This number dwindled down, as is to be expected, to about 100 chickens—half of them pullets and half of them cockerels. The first year we killed a good many of the cockerels for fries in the course of the summer. But the second year we came to the conclusion that this was a most wasteful proceeding, and ordered a set of instruments for caponizing. Eventually every member of the family learned how to caponize the cockerels. The operation is rather interesting; it need never be bloody; and by fattening the capons for six or eight months, we had eight- and nine-pound capons to eat—a luxury which we had never enjoyed at home in the city. Indeed, when I came across Philadelphia capons on restaurant menus, I hadn’t the least notion what a capon really was; vaguely I thought them some particularly choice breed of chicken.

The annual food contribution of our poultry-yard, after it was once established, usually averages twenty or twenty-five capons, an equal number of old hens, and all the eggs we can eat. There is always a surplus of eggs in the spring. Sometimes we sell them or turn them in to our grocer, but usually we prefer to put them down and preserve them in water glass, which keeps them fit for cooking purposes for the fall and winter when the production of fresh eggs falls short of our needs. However, if the chicken-house is of warm construction and especially if it is electrically lighted in the winter so as to give the hens a full day at the feed-boxes, a plentiful supply of fresh eggs can be secured the year round.

A small flock of chickens, kept up each year by raising about seventy-five chicks, is all that the average family needs. The dividends per dollar of investment are really enormous, even if all the feed for them has to be purchased. Owing to the fact that land in our section is not adapted to grain farming and the fact that we have had to clear every bit of land for garden purposes, we have purchased nearly all of our chicken feed. There is no reason, however, why the feed should not be produced on the homestead if the soil is suitable. This simply increases the dividends earned and proportionately reduces the family’s dependence upon income and purchases from the outside. The labor of feeding and caring for such a flock of chickens is not great, especially if good equipment and housing is provided. A large poultry project, from which money is to be made, is an altogether different affair. The poultry business seems to have a universal popularity. It looks like an easy way to make a living. But it takes much more experience and much more ability than the average man possesses to make money at it. We tried it one year and, while we lost no money on the project (on the contrary, by ordinary standards it might have been considered a success), it was one of the experiences which made us decide against the home production of anything for sale.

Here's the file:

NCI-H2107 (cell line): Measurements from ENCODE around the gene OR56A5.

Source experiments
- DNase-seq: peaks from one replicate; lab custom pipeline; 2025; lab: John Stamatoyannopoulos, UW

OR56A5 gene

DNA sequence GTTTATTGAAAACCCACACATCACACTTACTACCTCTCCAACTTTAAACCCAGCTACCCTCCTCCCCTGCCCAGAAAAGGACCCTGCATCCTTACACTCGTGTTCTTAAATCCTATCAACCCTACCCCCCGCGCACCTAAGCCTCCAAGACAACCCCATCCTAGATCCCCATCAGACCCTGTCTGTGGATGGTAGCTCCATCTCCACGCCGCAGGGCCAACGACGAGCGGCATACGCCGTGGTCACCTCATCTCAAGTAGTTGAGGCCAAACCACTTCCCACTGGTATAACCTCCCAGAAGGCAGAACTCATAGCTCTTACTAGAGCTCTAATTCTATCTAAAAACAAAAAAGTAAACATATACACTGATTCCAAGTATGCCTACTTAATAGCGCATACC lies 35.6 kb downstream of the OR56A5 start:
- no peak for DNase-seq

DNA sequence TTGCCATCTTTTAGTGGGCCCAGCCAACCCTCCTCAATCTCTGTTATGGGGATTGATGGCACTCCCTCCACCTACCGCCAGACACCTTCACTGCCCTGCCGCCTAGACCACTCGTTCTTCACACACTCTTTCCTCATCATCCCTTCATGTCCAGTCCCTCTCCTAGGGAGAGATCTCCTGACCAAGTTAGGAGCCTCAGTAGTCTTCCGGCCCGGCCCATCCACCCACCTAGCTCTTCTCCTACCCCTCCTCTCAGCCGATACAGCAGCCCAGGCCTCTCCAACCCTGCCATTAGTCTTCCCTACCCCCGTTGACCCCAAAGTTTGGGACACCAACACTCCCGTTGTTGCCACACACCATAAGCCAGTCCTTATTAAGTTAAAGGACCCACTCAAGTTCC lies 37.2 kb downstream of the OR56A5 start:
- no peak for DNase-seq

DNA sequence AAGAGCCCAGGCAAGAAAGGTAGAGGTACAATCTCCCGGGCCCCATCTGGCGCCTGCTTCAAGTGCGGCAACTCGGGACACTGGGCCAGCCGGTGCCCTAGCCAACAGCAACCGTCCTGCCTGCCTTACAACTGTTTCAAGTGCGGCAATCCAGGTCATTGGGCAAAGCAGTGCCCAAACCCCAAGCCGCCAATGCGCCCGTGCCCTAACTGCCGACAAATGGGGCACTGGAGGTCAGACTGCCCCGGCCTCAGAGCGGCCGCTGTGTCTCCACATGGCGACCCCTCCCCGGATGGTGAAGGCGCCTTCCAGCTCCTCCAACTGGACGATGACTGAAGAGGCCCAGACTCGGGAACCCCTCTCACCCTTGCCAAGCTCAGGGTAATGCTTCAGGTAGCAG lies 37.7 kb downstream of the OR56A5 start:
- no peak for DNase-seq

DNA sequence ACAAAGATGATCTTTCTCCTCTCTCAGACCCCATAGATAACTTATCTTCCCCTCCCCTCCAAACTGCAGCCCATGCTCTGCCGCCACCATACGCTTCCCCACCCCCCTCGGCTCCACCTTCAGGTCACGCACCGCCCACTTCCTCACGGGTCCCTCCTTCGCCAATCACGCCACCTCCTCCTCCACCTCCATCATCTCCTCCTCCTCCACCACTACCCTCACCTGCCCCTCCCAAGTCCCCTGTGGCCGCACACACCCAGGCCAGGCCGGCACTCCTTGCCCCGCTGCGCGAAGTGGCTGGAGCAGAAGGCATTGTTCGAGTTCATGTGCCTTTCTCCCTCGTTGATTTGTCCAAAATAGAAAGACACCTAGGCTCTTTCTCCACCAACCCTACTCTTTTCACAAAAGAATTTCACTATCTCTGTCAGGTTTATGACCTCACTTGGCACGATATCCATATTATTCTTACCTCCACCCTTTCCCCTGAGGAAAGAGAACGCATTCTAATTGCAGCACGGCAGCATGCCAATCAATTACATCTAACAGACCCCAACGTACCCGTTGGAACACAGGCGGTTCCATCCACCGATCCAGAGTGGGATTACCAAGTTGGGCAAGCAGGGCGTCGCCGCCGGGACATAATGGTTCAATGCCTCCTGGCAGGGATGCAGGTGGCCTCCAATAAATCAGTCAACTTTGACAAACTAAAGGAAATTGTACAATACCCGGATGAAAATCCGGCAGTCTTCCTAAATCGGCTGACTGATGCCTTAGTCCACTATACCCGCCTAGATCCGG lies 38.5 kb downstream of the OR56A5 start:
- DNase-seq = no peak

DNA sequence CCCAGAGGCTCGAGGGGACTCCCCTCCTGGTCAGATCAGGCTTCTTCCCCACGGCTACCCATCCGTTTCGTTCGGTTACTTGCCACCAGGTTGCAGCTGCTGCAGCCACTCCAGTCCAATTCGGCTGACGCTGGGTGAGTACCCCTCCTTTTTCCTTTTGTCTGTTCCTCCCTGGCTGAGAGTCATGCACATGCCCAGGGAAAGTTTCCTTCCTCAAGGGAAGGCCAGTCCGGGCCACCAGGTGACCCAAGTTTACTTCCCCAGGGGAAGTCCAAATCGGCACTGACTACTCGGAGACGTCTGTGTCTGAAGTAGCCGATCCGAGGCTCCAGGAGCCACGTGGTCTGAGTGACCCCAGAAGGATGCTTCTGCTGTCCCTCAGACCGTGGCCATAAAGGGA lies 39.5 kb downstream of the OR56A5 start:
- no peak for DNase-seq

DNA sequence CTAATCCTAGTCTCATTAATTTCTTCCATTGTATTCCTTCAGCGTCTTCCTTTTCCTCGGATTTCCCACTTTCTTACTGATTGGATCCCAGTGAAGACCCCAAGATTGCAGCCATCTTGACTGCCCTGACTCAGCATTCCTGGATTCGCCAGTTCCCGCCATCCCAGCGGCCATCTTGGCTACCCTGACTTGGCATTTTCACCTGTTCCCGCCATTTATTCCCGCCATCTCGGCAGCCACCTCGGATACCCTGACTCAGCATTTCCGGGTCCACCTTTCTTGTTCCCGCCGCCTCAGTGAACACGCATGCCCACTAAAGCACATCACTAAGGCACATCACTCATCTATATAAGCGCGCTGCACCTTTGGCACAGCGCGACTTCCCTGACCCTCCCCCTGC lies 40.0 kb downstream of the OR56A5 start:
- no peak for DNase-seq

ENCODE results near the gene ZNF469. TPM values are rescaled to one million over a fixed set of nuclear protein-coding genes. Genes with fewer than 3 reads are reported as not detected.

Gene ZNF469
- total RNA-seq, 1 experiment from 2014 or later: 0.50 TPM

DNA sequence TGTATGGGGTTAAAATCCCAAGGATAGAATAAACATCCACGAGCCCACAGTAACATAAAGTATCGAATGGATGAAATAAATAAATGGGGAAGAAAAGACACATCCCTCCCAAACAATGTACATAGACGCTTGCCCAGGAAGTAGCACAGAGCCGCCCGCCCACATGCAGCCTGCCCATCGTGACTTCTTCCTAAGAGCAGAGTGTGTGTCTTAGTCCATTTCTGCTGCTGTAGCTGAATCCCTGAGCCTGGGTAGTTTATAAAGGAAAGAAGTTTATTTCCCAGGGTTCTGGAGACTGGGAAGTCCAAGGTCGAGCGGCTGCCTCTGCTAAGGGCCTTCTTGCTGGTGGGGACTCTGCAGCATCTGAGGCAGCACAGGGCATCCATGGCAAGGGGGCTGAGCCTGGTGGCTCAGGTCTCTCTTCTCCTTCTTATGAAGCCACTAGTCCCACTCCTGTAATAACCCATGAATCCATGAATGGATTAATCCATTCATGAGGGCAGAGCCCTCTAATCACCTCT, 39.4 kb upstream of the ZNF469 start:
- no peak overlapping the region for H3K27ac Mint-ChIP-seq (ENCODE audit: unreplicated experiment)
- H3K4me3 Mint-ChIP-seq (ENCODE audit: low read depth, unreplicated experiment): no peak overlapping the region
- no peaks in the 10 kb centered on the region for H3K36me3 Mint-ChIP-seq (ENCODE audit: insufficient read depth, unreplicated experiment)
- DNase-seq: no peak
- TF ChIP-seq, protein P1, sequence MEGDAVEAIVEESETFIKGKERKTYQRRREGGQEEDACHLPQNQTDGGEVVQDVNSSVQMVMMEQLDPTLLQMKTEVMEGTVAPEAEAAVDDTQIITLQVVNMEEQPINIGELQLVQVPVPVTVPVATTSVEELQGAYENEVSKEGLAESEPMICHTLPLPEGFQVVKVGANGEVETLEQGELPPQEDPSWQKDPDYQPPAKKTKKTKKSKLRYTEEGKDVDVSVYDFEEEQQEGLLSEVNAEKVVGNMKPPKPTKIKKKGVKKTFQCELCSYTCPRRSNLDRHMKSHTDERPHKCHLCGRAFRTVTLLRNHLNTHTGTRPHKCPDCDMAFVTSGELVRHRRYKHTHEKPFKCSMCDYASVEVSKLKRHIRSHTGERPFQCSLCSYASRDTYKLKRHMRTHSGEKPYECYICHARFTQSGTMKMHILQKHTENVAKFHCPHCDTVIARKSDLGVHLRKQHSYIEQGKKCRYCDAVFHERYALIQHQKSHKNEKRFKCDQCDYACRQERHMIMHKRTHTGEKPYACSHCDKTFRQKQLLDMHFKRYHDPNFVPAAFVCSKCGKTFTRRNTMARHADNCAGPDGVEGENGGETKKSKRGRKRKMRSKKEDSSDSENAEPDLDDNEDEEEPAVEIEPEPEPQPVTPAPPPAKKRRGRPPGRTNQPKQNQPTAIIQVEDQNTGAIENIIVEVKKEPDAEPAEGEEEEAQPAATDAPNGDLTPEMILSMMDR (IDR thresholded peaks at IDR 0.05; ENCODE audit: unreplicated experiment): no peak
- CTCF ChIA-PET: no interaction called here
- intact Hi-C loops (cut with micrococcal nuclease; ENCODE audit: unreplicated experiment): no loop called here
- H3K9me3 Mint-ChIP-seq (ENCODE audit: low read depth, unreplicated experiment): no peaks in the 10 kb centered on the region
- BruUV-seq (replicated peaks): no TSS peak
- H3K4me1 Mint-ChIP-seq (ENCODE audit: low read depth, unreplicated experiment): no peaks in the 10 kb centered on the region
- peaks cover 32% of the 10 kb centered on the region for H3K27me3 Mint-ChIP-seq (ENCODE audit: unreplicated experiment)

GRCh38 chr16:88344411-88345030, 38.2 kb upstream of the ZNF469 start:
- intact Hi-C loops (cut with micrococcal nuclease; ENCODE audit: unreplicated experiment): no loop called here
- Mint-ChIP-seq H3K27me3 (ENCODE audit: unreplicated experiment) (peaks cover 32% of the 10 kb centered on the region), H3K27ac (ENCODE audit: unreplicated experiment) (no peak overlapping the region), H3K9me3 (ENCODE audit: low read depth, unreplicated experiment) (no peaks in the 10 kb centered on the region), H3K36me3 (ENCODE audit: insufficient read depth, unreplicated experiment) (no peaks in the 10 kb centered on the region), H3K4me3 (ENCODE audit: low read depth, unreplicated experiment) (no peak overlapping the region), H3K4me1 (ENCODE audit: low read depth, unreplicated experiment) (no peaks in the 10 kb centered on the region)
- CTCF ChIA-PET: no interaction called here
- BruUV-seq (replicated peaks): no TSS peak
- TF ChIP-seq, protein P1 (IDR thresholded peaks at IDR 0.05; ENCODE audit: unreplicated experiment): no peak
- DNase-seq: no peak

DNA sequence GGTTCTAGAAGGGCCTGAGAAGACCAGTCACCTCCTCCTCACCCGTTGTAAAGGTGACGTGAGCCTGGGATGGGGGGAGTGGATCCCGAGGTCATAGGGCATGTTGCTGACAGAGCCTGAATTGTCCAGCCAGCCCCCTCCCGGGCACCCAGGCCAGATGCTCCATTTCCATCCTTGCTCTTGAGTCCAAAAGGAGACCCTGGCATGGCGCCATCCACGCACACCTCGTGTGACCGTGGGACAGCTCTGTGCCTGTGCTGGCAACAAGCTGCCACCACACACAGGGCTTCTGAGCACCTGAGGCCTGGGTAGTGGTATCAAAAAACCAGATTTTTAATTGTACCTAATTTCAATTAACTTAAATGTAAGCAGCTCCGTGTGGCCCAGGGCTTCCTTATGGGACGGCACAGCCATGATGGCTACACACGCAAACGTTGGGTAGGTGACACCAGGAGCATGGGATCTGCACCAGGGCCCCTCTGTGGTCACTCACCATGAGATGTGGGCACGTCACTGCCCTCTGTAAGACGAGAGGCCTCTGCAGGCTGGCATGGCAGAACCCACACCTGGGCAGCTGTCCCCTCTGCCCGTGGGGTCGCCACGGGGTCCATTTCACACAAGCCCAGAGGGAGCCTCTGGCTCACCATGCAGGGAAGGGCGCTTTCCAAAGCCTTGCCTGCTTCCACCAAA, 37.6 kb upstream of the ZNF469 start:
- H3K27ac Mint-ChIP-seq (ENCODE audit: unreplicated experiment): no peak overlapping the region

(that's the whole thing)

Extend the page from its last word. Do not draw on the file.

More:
A few years after we moved to the country a brother of mine was ordered to the country by his doctor. We invited him to come to “Sevenacres” and suggested that he make his expenses by raising eggs and chickens for the market. So that year we had the opportunity of watching what happened when the flock grew in size to something like commercial proportions. The eggs raised sold well and at high prices. The cockerels were all caponized and in the fall sold to a restaurant in the city. Yet when we were all through with the year there was precious little to show for the labor which had been put into them. By the time that feed and supplies were paid for, pocket money was all that my brother had to show for his summer’s work. The experiment was well worth while, however, because it proved one of the things which helped us to decide that any extra time which we could put into production could be more profitably used raising other things for our own use than by raising a surplus of one thing, such as eggs and chickens, for sale.

We have applied this principle to the poultry-yard itself, keeping the number of chickens down and raising other fowls. We have raised Peking ducks and found that the Peking duck furnishes almost as many eggs as do many breeds of chickens, and in addition furnishes a welcome variation in the diet. We also raise turkeys; we plan to raise at least one bird for each month for the table, and a flock to be used as Christmas presents. This particular experiment in the home production of gifts has been among our most successful; the sentiment surrounding the turkeys savors of Christmas much more than factory-made gadgets usually bought in crowded stores. We have also raised pigeons, principally because they were decorative, and have hatched pheasants principally for the sake of romance. It is part of our yearly spring thrill to watch for the first appearance of the cock pheasants and to see them in all their finery as they begin their courting dances.